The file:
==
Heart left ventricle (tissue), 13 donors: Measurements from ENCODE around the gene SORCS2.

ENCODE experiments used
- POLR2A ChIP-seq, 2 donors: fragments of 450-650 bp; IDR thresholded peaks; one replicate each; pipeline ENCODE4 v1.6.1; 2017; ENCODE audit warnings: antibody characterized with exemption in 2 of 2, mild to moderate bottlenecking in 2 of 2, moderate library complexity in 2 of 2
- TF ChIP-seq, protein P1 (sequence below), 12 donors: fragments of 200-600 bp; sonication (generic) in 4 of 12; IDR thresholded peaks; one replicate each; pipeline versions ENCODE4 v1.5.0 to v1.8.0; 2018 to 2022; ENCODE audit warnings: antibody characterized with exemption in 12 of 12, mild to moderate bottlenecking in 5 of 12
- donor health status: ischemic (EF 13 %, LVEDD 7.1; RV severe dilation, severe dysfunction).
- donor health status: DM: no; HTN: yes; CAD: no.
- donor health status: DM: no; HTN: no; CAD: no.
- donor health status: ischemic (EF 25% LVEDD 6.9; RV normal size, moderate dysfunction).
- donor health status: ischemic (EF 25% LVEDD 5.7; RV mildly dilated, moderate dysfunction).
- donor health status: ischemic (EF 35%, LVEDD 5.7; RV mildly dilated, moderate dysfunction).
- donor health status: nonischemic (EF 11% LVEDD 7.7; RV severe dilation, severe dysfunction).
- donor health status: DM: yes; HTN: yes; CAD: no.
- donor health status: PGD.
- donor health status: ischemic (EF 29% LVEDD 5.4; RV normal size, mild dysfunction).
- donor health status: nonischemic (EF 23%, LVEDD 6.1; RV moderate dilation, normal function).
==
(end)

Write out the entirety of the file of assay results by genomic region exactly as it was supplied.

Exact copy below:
Heart left ventricle (tissue), 13 donors: Measurements from ENCODE around the gene SORCS2.

ENCODE experiments used
- POLR2A ChIP-seq, 2 donors: fragments of 450-650 bp; IDR thresholded peaks; one replicate each; pipeline ENCODE4 v1.6.1; 2017; ENCODE audit warnings: antibody characterized with exemption in 2 of 2, mild to moderate bottlenecking in 2 of 2, moderate library complexity in 2 of 2
- TF ChIP-seq, protein P1 (sequence below), 12 donors: fragments of 200-600 bp; sonication (generic) in 4 of 12; IDR thresholded peaks; one replicate each; pipeline versions ENCODE4 v1.5.0 to v1.8.0; 2018 to 2022; ENCODE audit warnings: antibody characterized with exemption in 12 of 12, mild to moderate bottlenecking in 5 of 12
- donor health status: ischemic (EF 13 %, LVEDD 7.1; RV severe dilation, severe dysfunction).
- donor health status: DM: no; HTN: yes; CAD: no.
- donor health status: DM: no; HTN: no; CAD: no.
- donor health status: ischemic (EF 25% LVEDD 6.9; RV normal size, moderate dysfunction).
- donor health status: ischemic (EF 25% LVEDD 5.7; RV mildly dilated, moderate dysfunction).
- donor health status: ischemic (EF 35%, LVEDD 5.7; RV mildly dilated, moderate dysfunction).
- donor health status: nonischemic (EF 11% LVEDD 7.7; RV severe dilation, severe dysfunction).
- donor health status: DM: yes; HTN: yes; CAD: no.
- donor health status: PGD.
- donor health status: ischemic (EF 29% LVEDD 5.4; RV normal size, mild dysfunction).
- donor health status: nonischemic (EF 23%, LVEDD 6.1; RV moderate dilation, normal function).